Your passwords protect a wealth of personal information. But hacks and data breaches, phishing schemes, keyloggers, and other tricks used by hackers mean your passwords are more vulnerable than ever.
Two-factor authentication is one way to secure your accounts, but we’re going to show you some other ways to keep your passwords safe from here on out.
Creating a strong password
You might think “Ali1” or “Yasmeen29” is a secure password. It’s not. Contrary to popular opinion, adding special characters like *$&@!_ will not help you either.
Here are some essential tips for creating a strong, unguessable password:
- Include letters (lower and upper case), numbers, and symbols. Turn Ali1 into @L1th3gr8st_!@#$ instead.
- Make it 12 characters, minimum.
- STOP USING YOUR LOVED ONES OR PET’S NAMES.
- It’s easy to find your partner’s, child’s, or pet’s name. Hackers will try those passwords first.
- If you do use a name, make it unique and add extra characters. (Ex. R!ZW@/\/_!@#)
1. Use a password manager
Do you have more online identities than you have contacts on your phone? A password manager can help you in several ways:
- It will auto-fill your passwords instantly.
- It will tell you if your current password is weak and offer a replacement password to use and remember for you.
- It will work on your phone and helps sign into apps and websites for you (depending on your smartphone and OS version).
- It remembers all your passwords, so you never have to worry about forgetting a complicated set of letters, numbers, and characters.
There are a number of password managers out there, but the best ones require a monthly, annual, or lifetime subscription.
Some popular choices are
Of all of these, LastPass is my go-to choice. I have been on the free version for almost 2 years now, and this thing protects my entire digital life. From my PSN account to Facebook, Twitter, and other personal pages, LastPass has seamless integration between Google Chrome and my Android Phone.
The premium features are there as well, including:
- 1GB encrypted file storage
- Priority customer support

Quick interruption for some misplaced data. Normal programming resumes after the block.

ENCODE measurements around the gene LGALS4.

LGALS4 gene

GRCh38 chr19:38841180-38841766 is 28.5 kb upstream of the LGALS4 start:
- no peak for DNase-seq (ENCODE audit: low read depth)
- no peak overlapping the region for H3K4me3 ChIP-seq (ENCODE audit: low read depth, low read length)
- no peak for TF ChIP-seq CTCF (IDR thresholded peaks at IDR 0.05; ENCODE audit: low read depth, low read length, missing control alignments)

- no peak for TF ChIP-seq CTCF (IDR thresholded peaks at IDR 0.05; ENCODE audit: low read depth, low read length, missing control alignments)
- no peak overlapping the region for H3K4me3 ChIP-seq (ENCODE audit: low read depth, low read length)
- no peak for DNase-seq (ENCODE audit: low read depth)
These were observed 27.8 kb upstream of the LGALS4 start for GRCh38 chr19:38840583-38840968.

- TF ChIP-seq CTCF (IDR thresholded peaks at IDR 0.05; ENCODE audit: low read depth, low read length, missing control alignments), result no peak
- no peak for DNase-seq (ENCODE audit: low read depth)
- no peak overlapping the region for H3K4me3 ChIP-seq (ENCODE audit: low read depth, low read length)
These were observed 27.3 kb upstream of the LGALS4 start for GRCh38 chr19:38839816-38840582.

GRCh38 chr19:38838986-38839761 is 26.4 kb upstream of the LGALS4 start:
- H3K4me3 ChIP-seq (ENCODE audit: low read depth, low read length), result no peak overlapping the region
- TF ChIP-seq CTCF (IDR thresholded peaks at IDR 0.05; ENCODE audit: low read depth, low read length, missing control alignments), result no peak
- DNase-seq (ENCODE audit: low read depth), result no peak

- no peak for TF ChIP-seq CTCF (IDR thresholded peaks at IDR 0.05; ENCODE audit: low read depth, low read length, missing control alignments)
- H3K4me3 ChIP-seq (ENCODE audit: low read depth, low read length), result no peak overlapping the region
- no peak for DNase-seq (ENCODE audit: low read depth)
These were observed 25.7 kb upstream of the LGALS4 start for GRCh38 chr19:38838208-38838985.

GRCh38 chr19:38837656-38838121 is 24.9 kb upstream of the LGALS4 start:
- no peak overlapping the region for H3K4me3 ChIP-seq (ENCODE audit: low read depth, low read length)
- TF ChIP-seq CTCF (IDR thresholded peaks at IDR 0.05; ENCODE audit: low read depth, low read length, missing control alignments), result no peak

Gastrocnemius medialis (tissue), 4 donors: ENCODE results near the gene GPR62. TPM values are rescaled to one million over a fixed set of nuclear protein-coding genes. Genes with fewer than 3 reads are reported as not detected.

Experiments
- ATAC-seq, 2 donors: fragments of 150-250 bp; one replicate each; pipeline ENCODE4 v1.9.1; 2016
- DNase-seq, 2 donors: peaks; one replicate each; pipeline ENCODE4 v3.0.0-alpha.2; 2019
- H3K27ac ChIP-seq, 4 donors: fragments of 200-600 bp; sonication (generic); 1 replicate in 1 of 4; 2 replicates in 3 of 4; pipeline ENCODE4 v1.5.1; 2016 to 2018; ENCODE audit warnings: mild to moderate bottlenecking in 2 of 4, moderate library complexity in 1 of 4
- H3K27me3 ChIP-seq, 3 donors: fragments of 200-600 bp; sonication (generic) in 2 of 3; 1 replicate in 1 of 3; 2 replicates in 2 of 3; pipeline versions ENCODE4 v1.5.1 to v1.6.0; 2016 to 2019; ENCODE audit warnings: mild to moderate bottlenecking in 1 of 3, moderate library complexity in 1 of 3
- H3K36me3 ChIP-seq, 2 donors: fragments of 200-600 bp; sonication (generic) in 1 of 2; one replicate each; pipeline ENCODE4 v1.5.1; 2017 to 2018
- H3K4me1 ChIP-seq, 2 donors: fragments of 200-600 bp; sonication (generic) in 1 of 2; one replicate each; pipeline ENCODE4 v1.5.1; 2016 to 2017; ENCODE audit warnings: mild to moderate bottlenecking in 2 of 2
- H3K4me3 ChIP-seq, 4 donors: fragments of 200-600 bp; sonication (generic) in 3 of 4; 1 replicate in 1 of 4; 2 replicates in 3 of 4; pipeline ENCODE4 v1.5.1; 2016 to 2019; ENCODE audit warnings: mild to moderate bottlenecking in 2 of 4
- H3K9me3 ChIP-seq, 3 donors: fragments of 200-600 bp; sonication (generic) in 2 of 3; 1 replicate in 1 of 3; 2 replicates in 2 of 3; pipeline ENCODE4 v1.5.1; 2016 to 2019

- Extra security with Premium two-factor authentication (YubiKey and Sesame)
- Desktop application logins (with LastPass for Applications)
- Desktop fingerprint identification
- An ad-free vault
The free version does a password audit for you and tells you which passwords are weak, and suggests replacements.
I would highly suggest downloading the app on Android or iOS and installing its extension in your web browser of choice. The mobile app allows you to lock the app with Face ID, Touch ID on iOS, or fingerprint on Android.
2. Writing your passwords on paper
Before you go to the comments, hear me out. If you are especially paranoid about online security and want an extra safeguard, a paper will always be the best route.
Buy a simple diary for $5 off Amazon. The best way to remember your password is to write it by hand.
Even if you don’t trust a password manager, make a strong password, and write it in that journal. Hide it in a safe place you have constant access to and can supervise, like your bedroom.
Call it old-fashioned, but if you really want to make sure you can remember all your passwords, a journal is the best way to do so at the lowest cost.
3. Protect your devices
Whether it’s your desktop, laptop, phone, or anything that has your login credentials saved (like the abovementioned notebook), NEVER LEAVE IT UNSECURED.
Fun fact: On Google Chrome, all you need to do is open chrome://settings/passwords in the address bar. It will literally take anyone moments to see your precious account info if you leave them with your personal device for more than 5 minutes.
You can take the following measures to protect your devices:
Set up a PIN or password to log in, especially if you live with other people you don’t trust.
If you HAVE to let someone use your laptop, install a second browser on your systems like Firefox or Opera and let them use that. From there, monitor their usage.
Much like the desktop/laptop, just set up a PIN, password, fingerprint, face recognition, etc.
You can use first-party or third-party apps (like Xioami’s app locker) to lock sensitive apps behind your authentication.
This will prevent people from “accidentally” opening your Facebook, Twitter, or Google Chrome browser if you let them use your smartphone or tablet.
In the end, We highly recommend you take an hour or two out of your day or dedicate a day to implementing the actions suggested in the post if you have a plethora of digital accounts. It only takes a few minutes, if not sooner, for hackers to steal your data and carry out malicious actions with your name, credit card details, and more.
All the efforts you put in today could save you a lot of headaches tomorrow!